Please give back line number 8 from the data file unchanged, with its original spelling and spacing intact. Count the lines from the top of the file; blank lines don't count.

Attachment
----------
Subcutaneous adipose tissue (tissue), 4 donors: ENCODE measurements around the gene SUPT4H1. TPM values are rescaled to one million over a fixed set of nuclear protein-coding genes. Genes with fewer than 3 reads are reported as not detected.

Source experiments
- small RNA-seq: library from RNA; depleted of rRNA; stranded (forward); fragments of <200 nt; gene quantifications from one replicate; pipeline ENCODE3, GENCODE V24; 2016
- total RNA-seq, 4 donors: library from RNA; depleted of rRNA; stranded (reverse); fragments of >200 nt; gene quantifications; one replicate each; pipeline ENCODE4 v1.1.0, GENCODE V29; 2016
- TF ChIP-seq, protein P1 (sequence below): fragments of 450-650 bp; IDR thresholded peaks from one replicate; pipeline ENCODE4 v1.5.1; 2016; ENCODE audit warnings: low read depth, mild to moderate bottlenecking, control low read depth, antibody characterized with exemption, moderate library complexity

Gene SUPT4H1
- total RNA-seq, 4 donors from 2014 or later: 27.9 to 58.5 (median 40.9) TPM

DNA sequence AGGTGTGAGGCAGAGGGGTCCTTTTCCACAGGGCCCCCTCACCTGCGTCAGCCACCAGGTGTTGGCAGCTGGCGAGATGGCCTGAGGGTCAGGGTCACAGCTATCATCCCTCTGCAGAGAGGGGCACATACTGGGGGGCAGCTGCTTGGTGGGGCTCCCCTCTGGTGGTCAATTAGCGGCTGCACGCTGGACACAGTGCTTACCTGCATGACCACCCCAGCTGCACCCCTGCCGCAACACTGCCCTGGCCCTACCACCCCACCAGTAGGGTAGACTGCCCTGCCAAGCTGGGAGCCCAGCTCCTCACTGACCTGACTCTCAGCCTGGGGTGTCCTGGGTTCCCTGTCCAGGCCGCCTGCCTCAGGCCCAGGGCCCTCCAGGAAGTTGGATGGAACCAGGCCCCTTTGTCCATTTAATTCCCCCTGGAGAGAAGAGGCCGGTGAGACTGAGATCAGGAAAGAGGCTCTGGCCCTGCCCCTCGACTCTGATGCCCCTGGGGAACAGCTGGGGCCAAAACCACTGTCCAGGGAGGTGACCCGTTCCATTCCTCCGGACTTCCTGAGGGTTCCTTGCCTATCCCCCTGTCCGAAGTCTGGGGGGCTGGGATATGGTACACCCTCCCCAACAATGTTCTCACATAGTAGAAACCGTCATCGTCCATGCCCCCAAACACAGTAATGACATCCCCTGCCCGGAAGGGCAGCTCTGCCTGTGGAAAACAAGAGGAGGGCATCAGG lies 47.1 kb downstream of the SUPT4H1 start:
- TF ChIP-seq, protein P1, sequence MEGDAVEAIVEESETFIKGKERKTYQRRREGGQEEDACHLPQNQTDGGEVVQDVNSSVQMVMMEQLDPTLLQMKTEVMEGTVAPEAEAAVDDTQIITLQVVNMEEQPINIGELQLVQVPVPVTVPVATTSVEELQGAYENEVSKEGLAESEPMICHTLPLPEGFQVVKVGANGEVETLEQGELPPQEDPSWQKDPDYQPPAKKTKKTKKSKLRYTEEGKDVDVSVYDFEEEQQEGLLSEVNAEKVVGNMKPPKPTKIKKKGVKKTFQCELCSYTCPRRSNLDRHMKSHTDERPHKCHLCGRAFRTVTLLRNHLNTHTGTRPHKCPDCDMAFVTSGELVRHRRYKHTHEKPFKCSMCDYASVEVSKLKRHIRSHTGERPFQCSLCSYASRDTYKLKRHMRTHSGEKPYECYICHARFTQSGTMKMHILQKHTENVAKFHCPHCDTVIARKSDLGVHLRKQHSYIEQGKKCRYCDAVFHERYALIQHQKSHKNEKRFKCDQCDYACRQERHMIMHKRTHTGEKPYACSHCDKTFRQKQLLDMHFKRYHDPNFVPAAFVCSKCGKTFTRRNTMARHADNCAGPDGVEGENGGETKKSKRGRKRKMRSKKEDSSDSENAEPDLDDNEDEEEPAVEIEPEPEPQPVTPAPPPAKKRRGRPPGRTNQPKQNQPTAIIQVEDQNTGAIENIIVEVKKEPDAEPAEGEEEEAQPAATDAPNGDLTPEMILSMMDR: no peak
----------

DNA sequence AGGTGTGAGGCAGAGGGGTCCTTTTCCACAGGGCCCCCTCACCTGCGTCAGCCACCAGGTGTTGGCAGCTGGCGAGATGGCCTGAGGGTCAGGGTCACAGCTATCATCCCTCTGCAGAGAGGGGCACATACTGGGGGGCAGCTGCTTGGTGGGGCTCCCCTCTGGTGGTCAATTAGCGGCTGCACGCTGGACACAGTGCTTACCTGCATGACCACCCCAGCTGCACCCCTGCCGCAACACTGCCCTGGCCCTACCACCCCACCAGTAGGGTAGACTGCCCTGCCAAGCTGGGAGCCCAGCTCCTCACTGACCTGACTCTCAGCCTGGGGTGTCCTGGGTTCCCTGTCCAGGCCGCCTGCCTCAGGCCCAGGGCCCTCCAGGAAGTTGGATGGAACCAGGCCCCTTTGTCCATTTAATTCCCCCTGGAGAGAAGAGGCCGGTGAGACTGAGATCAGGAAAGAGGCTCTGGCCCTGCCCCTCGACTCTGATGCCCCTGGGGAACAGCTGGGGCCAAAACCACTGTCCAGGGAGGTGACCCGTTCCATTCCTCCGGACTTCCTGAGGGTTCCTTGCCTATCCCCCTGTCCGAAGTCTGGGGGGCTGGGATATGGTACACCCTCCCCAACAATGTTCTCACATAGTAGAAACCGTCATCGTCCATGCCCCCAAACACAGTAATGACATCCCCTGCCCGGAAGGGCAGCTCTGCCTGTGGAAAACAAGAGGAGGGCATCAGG lies 47.1 kb downstream of the SUPT4H1 start: